We continue to stand ready to participate in any constructive meaningful negotiations to that end. However, because no such solution has been reached and there
appears to be no prospect of a solution in the near future, we are no longer in a position to provide this coverage with no means of effectively and reliably assessing and
managing the risk, for ourselves or our insureds. We would be remiss in our fiscal responsibilities to all of our insureds to continue to provide this coverage in these high
risk situations.
Please feel free to contact your local Chicago Title, Commonwealth Land Title, or Fidelity National Title counsel to discuss any questions.
Relocated Definitions :
Moved within the Statute
 Owner: “A person who has an interest in the real
property improved and for whom an improvement is
made and who ordered the improvement to be made.”
Contractor: “A person who contracts with an owner to
improve real property.”
First tier subcontractor: “A person who contracts
with a contractor to improve real property”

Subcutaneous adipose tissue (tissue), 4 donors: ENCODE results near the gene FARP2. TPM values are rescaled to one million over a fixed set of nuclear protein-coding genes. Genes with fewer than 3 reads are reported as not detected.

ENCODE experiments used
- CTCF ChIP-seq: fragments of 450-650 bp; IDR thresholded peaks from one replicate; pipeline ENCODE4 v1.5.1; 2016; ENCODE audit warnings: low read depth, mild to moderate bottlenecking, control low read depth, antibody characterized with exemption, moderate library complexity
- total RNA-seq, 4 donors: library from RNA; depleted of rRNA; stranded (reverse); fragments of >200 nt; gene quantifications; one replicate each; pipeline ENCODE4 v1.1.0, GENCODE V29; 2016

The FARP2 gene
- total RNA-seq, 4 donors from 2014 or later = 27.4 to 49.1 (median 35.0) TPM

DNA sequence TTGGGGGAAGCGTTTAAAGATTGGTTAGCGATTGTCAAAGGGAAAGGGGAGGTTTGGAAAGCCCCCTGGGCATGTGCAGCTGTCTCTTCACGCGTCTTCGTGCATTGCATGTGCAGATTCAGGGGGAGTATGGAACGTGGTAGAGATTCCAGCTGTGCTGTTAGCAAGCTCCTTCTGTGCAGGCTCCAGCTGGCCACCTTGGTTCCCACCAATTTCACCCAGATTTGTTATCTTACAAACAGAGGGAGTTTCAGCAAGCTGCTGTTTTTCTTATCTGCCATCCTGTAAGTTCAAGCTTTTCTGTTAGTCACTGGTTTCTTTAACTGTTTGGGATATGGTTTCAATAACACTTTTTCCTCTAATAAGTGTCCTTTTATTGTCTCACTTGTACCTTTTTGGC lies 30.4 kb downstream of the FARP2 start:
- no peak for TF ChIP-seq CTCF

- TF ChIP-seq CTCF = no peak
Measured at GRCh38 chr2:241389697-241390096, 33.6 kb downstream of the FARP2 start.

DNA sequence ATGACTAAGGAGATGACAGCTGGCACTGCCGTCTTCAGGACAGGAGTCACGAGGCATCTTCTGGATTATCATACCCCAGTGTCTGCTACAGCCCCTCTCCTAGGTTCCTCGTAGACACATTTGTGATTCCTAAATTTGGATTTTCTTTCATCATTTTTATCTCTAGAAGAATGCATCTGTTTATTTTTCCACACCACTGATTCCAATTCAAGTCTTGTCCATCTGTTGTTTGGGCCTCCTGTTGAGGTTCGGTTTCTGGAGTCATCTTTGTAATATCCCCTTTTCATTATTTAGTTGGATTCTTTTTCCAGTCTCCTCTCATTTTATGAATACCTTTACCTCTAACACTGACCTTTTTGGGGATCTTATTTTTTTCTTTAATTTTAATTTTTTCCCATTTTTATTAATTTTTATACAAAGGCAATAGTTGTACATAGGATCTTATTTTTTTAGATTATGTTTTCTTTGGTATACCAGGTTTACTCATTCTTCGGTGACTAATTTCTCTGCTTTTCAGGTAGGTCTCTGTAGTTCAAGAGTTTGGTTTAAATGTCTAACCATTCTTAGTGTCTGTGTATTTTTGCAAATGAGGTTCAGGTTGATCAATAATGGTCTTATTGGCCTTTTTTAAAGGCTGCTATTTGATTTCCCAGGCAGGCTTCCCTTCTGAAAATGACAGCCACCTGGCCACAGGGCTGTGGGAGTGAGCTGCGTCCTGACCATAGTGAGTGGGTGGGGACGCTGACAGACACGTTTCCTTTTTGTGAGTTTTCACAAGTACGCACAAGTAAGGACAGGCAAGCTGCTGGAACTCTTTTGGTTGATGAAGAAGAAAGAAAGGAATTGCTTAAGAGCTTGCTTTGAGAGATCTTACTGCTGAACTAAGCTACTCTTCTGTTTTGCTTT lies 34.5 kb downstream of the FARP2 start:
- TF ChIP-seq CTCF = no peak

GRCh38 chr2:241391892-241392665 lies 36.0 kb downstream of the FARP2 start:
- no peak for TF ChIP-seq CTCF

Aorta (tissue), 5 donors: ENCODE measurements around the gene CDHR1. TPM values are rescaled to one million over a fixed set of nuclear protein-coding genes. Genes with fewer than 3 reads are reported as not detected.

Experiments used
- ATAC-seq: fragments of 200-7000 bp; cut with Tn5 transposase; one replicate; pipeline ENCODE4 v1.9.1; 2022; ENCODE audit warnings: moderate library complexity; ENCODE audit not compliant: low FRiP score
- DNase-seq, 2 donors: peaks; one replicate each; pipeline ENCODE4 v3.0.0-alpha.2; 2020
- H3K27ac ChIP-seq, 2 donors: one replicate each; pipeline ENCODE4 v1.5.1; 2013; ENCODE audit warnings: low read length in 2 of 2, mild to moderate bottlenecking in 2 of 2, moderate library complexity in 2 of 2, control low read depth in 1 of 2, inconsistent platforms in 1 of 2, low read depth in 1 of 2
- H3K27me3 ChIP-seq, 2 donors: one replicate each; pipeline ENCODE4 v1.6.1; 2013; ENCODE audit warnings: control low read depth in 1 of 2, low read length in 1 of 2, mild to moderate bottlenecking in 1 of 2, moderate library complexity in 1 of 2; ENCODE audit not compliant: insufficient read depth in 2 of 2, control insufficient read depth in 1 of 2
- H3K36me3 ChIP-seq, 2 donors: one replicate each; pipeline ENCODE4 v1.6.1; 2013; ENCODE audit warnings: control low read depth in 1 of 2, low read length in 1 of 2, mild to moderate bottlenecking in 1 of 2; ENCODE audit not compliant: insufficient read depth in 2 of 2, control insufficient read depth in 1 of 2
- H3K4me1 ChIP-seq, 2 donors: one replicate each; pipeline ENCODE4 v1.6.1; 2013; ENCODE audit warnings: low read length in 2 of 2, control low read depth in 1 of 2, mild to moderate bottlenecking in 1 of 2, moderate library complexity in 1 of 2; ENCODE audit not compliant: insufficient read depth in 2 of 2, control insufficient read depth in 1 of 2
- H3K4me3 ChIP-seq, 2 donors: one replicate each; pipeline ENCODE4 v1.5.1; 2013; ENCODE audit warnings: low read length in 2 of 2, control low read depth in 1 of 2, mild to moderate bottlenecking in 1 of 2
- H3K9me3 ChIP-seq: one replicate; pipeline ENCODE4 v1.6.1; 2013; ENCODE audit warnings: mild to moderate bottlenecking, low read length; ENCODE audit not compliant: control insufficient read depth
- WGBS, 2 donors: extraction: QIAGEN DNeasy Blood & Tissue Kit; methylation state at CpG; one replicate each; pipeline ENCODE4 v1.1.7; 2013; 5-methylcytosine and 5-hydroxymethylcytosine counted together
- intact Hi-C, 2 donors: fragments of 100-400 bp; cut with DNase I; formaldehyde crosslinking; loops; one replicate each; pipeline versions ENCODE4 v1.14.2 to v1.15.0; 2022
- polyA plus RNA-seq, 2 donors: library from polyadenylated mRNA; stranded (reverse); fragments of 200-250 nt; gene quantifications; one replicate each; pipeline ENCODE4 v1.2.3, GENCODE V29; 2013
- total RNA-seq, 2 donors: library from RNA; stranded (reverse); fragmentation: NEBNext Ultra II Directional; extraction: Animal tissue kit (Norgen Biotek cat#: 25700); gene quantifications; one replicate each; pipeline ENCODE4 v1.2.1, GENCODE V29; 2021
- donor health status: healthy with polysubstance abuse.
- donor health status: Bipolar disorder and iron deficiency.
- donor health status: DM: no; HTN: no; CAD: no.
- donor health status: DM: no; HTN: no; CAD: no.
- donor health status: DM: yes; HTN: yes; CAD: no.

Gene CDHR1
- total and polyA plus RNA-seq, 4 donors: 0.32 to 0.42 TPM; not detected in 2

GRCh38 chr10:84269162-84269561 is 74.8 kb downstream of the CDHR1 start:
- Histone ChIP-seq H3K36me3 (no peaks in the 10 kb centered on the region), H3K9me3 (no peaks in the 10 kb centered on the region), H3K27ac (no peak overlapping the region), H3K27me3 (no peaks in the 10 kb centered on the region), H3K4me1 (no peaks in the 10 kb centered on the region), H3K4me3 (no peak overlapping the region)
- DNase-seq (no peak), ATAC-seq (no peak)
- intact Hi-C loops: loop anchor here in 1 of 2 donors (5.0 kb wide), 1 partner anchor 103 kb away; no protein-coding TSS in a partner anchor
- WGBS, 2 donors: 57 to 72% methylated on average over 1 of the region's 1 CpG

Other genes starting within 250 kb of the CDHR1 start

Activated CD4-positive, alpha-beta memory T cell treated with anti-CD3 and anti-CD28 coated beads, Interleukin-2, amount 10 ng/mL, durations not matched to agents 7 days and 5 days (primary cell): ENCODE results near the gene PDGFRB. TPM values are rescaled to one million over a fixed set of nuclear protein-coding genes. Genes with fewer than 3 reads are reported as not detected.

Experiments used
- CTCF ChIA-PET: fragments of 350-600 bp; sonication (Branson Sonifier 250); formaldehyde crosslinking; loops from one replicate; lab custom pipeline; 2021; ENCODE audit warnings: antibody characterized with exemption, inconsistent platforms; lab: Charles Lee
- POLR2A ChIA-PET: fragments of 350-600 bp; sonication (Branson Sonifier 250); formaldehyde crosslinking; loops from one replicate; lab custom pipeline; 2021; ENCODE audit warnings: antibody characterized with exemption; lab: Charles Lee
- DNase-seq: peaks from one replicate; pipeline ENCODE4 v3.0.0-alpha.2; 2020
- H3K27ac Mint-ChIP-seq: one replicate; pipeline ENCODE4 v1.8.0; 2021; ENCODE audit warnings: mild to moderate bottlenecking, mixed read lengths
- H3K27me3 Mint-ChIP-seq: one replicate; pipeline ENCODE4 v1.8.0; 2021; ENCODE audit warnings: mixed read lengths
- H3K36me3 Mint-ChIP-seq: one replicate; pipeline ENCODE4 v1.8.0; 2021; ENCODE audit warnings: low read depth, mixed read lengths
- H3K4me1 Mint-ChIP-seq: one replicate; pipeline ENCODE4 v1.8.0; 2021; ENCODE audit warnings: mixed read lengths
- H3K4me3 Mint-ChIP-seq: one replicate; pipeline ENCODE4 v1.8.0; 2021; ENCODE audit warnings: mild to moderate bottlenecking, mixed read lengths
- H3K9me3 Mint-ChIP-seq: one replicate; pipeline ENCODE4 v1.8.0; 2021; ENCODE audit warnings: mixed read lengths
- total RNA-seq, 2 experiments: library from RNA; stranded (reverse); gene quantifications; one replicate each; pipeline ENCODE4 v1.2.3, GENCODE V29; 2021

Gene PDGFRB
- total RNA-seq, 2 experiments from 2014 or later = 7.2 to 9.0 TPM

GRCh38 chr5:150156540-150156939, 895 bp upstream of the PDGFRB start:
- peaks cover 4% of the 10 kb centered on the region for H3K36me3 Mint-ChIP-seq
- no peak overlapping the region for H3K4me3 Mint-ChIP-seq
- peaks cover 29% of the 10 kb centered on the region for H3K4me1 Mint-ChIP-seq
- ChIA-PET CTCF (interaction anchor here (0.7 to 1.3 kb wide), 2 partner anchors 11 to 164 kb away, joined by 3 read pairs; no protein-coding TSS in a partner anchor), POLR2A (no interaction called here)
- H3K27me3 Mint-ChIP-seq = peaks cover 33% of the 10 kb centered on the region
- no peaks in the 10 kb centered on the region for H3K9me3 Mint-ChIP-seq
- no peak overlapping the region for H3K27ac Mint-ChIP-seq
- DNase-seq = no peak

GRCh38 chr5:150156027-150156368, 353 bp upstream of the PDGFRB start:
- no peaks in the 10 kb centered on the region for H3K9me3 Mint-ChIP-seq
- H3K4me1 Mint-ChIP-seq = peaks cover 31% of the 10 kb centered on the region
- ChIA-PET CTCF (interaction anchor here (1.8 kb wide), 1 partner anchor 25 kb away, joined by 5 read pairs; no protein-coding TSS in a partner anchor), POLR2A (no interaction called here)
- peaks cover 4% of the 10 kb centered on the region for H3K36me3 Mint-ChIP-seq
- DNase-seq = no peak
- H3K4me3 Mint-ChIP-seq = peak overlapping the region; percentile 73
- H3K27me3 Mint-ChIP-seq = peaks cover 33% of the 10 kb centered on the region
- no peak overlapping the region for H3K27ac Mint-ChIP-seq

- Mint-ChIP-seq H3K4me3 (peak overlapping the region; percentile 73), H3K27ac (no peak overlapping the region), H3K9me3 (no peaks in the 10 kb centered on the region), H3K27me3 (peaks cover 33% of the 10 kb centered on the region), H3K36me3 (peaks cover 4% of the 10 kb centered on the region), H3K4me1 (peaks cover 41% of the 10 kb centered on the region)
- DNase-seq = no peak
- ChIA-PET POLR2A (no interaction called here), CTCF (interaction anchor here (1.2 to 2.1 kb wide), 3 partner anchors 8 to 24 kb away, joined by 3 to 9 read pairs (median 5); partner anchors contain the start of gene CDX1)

Second tier subcontractor: “A person who contracts
with a first tier subcontractor . . .”
Third tier subcontractor: A person who contracts
with a second tier subcontractor . . .”
N.C.G.S. § 44A-7 (1-2, 6, 8-9)
House Bill 1052
 Part of Bankruptcy “Fix”
 Section 44A-11 now clarifies that a claim of lien upon
real property is perfected when served upon the
record owner, and filed under 44A-12
New Perfection Requirements for
Claims of Lien on Real Property
Previous Law
Effective January 1, 2013
 At the time of filing at
 Only after filing and
the Clerk’s Office
service upon the
N.C.G.S. § 44A-11(a)
 Within 120 days of last
N.C.G.S. § 44A-12(b)
New Perfection Requirements Affect
Subcontractor Subrogation Liens